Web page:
What does this mean? That Gen Z-ers expect a brand to take a position. Gen Z-ers conceive different versions of themselves and exhibit varied behaviours according to each situation. The same person may project themself in a certain way on Facebook, in another on Snapchat, and totally differently again on Instagram.

Brands need to understand this and hone platform-relevant presentation for themselves. Their identities are fluid. There are no taboos.

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Gen Z-ers are breaking down barriers and social conventions, showing themselves for what they are in terms of emotions, gender and sexual orientation. They see differences in cognitive and mental health as something to embrace. Negative feelings like melancholy and sadness are also accepted - as part of being human. In contrast, many brands still think and act intimidated by talk about and reflection of non-positive moods and behaviours.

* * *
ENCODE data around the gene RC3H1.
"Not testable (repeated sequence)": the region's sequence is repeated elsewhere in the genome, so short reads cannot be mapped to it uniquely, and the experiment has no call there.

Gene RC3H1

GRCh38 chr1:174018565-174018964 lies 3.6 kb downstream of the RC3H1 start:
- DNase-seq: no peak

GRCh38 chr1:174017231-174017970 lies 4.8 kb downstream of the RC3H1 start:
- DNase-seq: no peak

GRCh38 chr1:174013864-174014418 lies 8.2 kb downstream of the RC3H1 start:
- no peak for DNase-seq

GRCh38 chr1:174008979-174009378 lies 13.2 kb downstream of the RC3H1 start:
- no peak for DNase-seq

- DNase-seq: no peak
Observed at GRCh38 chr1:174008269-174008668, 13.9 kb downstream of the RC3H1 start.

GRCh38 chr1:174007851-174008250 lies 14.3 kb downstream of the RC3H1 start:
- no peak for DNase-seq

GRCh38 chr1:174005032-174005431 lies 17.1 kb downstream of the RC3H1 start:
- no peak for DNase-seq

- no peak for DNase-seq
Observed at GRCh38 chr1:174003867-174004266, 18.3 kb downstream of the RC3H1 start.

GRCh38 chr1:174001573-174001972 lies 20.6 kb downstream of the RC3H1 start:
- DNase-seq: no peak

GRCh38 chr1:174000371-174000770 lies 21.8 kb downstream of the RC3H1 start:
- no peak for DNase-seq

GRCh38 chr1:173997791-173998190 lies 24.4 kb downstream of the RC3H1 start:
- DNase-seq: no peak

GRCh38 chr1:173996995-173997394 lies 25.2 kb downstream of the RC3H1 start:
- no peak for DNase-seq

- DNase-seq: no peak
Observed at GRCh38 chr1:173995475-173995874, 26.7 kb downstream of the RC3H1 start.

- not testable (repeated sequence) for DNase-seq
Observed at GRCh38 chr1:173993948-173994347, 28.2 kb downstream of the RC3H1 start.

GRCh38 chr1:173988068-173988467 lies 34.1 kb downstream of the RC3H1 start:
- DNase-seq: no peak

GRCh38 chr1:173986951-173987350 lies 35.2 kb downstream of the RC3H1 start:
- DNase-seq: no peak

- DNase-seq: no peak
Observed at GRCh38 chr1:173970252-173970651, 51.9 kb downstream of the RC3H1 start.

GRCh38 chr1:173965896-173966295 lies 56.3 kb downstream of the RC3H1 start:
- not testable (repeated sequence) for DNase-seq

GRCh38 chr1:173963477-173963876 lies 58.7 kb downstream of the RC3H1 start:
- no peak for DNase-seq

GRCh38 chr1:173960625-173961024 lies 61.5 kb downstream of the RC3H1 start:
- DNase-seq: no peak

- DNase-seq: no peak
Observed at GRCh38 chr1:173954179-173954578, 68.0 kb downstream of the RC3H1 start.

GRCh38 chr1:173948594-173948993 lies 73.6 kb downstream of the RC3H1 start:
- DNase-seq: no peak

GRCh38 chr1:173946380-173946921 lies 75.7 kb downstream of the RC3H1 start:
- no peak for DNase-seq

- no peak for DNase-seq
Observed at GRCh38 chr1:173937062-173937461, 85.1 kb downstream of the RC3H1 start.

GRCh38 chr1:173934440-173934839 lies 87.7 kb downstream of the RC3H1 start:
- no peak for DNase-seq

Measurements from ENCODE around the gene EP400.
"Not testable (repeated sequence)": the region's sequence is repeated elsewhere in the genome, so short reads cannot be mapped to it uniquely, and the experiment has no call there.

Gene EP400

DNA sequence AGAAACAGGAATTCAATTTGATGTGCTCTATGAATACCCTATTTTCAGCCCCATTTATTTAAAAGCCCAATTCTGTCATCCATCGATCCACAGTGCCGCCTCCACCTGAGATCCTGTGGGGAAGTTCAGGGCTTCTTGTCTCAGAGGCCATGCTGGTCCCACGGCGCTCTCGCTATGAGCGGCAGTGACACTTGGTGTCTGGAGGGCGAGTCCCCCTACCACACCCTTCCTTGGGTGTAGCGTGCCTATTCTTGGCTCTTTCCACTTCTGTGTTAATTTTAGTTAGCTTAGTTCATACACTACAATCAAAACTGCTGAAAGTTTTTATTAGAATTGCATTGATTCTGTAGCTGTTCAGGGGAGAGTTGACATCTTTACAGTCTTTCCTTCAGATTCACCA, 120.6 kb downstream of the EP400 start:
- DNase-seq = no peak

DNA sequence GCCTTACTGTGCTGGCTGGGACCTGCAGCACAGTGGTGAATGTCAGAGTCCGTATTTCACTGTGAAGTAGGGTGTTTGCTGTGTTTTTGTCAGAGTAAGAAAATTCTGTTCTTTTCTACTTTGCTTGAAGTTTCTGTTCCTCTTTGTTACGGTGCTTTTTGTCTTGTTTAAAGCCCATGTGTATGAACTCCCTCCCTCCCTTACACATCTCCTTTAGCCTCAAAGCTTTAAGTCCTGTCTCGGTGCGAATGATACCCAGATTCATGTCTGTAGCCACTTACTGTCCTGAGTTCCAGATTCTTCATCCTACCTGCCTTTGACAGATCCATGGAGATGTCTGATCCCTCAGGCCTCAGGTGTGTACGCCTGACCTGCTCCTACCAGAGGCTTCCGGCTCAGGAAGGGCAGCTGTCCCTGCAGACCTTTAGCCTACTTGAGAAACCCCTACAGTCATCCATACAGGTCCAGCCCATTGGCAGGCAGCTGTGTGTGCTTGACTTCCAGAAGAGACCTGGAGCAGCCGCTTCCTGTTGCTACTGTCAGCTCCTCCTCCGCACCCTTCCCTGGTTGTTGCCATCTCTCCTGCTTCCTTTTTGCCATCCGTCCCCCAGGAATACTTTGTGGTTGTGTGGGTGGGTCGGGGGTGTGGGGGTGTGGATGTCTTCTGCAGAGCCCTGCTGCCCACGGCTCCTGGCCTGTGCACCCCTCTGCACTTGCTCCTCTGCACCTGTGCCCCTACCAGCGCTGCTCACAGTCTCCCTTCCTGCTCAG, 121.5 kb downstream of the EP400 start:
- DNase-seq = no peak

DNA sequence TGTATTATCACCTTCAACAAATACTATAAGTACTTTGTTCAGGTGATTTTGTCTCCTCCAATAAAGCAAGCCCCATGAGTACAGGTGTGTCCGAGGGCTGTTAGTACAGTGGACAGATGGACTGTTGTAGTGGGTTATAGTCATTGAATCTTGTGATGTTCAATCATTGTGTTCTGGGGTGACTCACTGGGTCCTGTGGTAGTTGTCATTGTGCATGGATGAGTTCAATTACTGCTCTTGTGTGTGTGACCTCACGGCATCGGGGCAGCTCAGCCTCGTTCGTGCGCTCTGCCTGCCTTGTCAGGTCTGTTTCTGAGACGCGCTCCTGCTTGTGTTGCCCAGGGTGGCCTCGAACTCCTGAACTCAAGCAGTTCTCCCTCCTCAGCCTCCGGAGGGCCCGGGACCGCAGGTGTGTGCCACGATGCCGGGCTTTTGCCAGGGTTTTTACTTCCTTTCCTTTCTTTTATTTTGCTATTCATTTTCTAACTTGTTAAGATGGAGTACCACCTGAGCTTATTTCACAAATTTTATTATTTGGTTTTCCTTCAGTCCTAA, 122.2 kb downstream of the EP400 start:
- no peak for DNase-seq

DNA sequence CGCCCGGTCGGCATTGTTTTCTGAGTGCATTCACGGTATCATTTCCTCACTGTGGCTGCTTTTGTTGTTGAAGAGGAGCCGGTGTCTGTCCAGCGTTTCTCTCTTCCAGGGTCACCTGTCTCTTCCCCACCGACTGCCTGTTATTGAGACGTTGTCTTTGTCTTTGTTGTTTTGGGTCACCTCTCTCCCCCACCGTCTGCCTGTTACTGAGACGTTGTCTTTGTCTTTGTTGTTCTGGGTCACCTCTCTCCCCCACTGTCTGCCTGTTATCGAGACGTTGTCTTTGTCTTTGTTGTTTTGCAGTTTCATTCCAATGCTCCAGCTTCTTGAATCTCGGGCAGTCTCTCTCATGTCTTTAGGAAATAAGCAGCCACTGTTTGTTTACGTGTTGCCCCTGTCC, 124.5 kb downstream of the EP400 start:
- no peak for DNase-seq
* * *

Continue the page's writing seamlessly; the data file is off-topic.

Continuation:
decoding gen z

They adopt an ugly aesthetic. This generation loves imperfections that must not be hidden or masked but shown as a factor of uniqueness. Teenagers intentionally publish photos on Instagram without glossy filters to show the truest aspects of their lives. The end of Instagram's filtered aesthetics, and the subsequent normalisation of ugliness, are a natural reaction to the ideal of perfection that has characterised previous years.

Gen Z-ers have a strong desire to establish connections and find a space where they can feel close to similar people to talk and think freely. They have started to turn towards a more internal and intimate dimension, focusing on small groups of friends, easily reachable thanks to the digital tools available. And it is precisely these restricted circles that exercise the greatest influence over them. As a generation of creators and inventors, they expect to make their voices heard and have a direct impact on products and services.

Release the potential of audio. Gen Z prefers using content via screens. But its appreciation is also growing for audio solutions as an alternative to excessive visual stimulation. Understand the power of gaming.